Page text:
When the first edition of A Changing of the Guard was posted on SFFWorld I received a lot of feedback, both positive and negative, about all aspects of the article (content, usefulness, presentation, etc…) and I wanted to take that feedback and really step up when it came time to put together this third edition of my popular (and controversial!) series of articles outlining some of the newest and brightest stars of the SF/F genre!
I’ve put a lot of time an effort into this, so I hope you like the new and improved “A Changing of the Guard! I’d love to hear what some of you think, so feel encouraged to leave a comment!
Eldon Thompson is a good friend of mine, a person I know I can always bounce ideas off of if I ever need someone to talk to about the craft of writing. But that isn’t why he’s on this list. He’s on the list because even before I had communicated with him in any way I knew he would one day be a star in the genre.
Radone (SFFWorld Forum User) mentions that Thompson’s work is an obvious homage to some veteran authors such as Terry Brooks and David Eddings, and that it “is in that same vein and well-done for one of those types of books”. Thompson reminds me very much of a young Terry Brooks, bringing back memories of first discovering the realm of Fantasy. Jay (of Fantasybookspot), in his review of Eldon’s first novel, The Crimson Sword, says, “If you enjoy writers like Terry Brooks or David Eddings you should have no problems enjoying The Crimson Sword”. Since we all know how many readers out there do enjoy those two authors, it’s obvious that Eldon has a large audience to draw from!
One comment by Radone (SFFWorld Forum User), that I fully agree with, is that Eldon’s “secondary characters are the strength of the book”. Thompson has an ability to craft compelling characters who strengthen the main characters. He understands the importance of these characters and many of them quickly take on a life of their own (swordsman Kylac Kronus is the first to come to mind!)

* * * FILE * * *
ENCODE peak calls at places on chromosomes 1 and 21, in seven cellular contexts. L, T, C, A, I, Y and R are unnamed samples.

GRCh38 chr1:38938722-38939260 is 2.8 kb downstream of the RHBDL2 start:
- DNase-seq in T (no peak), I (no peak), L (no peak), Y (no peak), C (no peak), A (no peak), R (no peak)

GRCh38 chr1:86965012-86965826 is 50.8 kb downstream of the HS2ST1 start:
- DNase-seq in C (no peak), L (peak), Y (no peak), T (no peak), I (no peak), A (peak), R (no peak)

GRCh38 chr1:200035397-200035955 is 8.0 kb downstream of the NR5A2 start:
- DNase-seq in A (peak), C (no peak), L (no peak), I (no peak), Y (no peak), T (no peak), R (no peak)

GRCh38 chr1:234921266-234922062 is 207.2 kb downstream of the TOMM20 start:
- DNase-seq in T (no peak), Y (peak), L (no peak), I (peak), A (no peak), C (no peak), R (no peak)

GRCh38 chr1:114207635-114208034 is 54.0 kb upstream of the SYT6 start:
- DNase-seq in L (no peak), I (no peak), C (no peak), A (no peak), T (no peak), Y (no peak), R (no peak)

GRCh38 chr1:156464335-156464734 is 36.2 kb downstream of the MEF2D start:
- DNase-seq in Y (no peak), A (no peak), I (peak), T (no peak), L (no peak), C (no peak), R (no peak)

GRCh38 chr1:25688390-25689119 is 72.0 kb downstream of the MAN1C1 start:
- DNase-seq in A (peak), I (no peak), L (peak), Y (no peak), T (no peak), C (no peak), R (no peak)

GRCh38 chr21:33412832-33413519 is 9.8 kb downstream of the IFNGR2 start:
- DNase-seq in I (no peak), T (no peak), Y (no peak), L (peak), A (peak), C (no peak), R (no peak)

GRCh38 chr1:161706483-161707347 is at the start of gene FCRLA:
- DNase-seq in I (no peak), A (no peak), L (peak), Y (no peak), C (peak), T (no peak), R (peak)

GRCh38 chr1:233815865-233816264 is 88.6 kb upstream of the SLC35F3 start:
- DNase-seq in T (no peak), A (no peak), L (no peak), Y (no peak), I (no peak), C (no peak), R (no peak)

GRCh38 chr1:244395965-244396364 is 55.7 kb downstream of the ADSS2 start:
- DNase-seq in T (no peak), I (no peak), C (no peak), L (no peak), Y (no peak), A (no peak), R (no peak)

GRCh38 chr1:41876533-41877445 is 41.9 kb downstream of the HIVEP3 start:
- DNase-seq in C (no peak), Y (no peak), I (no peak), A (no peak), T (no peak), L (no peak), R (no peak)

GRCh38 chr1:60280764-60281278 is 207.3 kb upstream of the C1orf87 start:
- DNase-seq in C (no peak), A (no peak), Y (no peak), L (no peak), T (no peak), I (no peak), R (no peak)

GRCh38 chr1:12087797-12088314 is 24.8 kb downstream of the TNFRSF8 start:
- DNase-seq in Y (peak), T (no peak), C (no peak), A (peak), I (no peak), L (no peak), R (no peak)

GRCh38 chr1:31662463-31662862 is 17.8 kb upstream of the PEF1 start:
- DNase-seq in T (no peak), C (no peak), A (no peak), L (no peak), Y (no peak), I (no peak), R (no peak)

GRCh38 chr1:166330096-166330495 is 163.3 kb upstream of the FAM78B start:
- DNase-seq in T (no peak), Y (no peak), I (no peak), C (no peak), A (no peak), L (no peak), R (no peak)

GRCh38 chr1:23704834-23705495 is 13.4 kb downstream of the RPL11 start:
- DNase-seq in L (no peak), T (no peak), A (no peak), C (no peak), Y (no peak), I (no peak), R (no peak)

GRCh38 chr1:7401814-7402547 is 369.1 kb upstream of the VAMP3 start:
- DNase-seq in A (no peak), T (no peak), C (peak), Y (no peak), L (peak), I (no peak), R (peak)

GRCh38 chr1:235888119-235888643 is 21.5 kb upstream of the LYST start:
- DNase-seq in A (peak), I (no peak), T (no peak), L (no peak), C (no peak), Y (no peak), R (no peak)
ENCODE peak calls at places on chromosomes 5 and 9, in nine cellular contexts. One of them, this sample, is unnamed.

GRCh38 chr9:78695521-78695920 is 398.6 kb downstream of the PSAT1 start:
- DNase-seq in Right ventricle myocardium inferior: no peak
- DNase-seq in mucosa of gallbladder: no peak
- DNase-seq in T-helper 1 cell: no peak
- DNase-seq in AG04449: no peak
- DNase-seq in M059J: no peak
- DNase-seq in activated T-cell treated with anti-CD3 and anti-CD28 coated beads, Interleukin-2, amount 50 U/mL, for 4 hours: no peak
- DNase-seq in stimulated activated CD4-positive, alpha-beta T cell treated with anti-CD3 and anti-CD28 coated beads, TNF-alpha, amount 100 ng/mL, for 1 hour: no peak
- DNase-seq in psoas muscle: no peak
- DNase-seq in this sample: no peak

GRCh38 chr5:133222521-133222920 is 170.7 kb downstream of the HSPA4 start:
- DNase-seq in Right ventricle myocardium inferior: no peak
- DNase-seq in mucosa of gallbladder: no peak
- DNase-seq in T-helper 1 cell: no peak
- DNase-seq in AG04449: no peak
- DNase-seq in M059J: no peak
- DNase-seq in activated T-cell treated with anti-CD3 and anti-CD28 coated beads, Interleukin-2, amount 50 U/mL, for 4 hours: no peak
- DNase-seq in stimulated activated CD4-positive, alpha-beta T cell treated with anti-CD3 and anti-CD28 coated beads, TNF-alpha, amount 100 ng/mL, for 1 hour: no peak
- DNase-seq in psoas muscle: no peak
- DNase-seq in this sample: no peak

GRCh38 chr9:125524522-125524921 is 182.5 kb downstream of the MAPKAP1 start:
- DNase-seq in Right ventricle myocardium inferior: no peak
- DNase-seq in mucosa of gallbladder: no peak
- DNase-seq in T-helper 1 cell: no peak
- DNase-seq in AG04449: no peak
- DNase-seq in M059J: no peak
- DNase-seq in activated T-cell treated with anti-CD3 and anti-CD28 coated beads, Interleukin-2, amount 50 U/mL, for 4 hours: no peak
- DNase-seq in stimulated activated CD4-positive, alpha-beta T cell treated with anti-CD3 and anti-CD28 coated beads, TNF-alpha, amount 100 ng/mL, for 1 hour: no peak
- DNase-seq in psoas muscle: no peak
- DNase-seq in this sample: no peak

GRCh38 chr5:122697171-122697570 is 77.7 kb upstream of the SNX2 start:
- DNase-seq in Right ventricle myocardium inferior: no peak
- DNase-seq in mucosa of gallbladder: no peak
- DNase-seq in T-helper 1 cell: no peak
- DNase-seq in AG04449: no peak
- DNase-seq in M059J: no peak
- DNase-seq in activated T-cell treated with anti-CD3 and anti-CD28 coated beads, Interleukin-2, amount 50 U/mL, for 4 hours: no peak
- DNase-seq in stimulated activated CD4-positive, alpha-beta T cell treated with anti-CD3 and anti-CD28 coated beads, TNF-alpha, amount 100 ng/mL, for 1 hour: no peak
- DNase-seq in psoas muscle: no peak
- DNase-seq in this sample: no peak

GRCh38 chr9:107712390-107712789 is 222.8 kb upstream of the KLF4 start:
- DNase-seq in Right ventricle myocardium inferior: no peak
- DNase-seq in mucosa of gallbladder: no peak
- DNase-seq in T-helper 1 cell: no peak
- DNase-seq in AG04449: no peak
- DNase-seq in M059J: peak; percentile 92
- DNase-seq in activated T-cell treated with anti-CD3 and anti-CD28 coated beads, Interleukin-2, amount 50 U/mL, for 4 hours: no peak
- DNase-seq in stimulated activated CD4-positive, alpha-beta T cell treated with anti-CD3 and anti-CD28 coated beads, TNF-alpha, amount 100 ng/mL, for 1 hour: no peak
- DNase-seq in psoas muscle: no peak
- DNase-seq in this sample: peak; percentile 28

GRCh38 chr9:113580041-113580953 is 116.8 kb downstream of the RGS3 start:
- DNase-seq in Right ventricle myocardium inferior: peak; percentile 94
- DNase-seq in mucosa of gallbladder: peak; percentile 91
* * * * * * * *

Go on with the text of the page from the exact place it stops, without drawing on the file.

Anyone looking for Epic Fantasy in the vein of the popular writers of the 80’s and early 90’s (Brooks, Eddings, Feist, Williams, etc…) will be sure to enjoy Eldon’s first trilogy, The Legend of Asahiel.
Since first being published in 2000 (Storm Front) Jim Butcher has expanded The Dresden Files series of books to nine volumes, with a 10th scheduled for release in April of 2008. Over the course of those seven or so years, Butcher has risen steadily in popularity, continuing to be a favourite among fans and critics of the genre alike.
“For starters, this is a wonderful premise. A wizard/P.I. investigating both the normal and the paranormal in modern day, and getting into trouble on both ends. As someone who writes and loves both mysteries and fantasy, I’m pissed that I didn’t think of this first,” says Bear (SFFWorld Forum User) who then continues on to say, “The series gets better with each installment”. It’s always that encouraging an author is able to stay not only consistent as they publish novels, but to actually improve with each volume.
On The Westeros Forums, a thread titled Thank God for Jim Butcher, user thebadlady says, “I got the first book and really liked it so I went crazy and bought all the rest and read them one right after the other in a few days. That usually makes me get sick really fast of the chars and the oddities in the author’s writings. Not this time!” to which fellow user penandink responds, “I think the character is continually becoming deeper and richer, and the stories continue to be entertaining and ass-kicking,” and Tormund Midgetsbane loves “the pulpy, faux Dick Tracy feel of them”. The Westeros Forums are notoriously picky and any time they all agree strongly on a novel is sure to make me pay attention!
Butcher is at the forefront of the increasingly popular Urban Fantasy/Contemporary Fantasy and it doesn’t look like he has any plans of slowing down any time soon!
Matthew Woodring Stover